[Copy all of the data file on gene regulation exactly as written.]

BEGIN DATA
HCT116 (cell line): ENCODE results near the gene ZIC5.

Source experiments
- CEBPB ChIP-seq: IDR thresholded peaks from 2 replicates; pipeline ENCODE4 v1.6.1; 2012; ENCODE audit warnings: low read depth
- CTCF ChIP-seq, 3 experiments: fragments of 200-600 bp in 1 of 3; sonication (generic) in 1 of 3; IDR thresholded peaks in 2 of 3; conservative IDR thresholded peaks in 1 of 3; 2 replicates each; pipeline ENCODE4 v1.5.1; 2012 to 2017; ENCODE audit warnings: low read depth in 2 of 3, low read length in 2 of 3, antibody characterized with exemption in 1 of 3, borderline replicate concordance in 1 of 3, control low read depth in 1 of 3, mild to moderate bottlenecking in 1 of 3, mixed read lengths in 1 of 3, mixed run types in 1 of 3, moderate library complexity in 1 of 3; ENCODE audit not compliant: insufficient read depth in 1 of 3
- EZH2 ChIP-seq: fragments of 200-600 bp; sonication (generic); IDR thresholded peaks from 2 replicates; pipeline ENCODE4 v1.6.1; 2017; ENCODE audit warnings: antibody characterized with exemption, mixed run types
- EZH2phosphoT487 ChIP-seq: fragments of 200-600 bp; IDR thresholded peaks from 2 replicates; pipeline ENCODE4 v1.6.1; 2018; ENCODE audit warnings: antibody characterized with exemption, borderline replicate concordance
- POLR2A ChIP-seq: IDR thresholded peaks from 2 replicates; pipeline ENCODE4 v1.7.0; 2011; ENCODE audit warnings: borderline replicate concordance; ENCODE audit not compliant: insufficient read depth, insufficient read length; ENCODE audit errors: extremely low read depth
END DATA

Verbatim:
HCT116 (cell line): ENCODE results near the gene ZIC5.

Source experiments
- CEBPB ChIP-seq: IDR thresholded peaks from 2 replicates; pipeline ENCODE4 v1.6.1; 2012; ENCODE audit warnings: low read depth
- CTCF ChIP-seq, 3 experiments: fragments of 200-600 bp in 1 of 3; sonication (generic) in 1 of 3; IDR thresholded peaks in 2 of 3; conservative IDR thresholded peaks in 1 of 3; 2 replicates each; pipeline ENCODE4 v1.5.1; 2012 to 2017; ENCODE audit warnings: low read depth in 2 of 3, low read length in 2 of 3, antibody characterized with exemption in 1 of 3, borderline replicate concordance in 1 of 3, control low read depth in 1 of 3, mild to moderate bottlenecking in 1 of 3, mixed read lengths in 1 of 3, mixed run types in 1 of 3, moderate library complexity in 1 of 3; ENCODE audit not compliant: insufficient read depth in 1 of 3
- EZH2 ChIP-seq: fragments of 200-600 bp; sonication (generic); IDR thresholded peaks from 2 replicates; pipeline ENCODE4 v1.6.1; 2017; ENCODE audit warnings: antibody characterized with exemption, mixed run types
- EZH2phosphoT487 ChIP-seq: fragments of 200-600 bp; IDR thresholded peaks from 2 replicates; pipeline ENCODE4 v1.6.1; 2018; ENCODE audit warnings: antibody characterized with exemption, borderline replicate concordance
- POLR2A ChIP-seq: IDR thresholded peaks from 2 replicates; pipeline ENCODE4 v1.7.0; 2011; ENCODE audit warnings: borderline replicate concordance; ENCODE audit not compliant: insufficient read depth, insufficient read length; ENCODE audit errors: extremely low read depth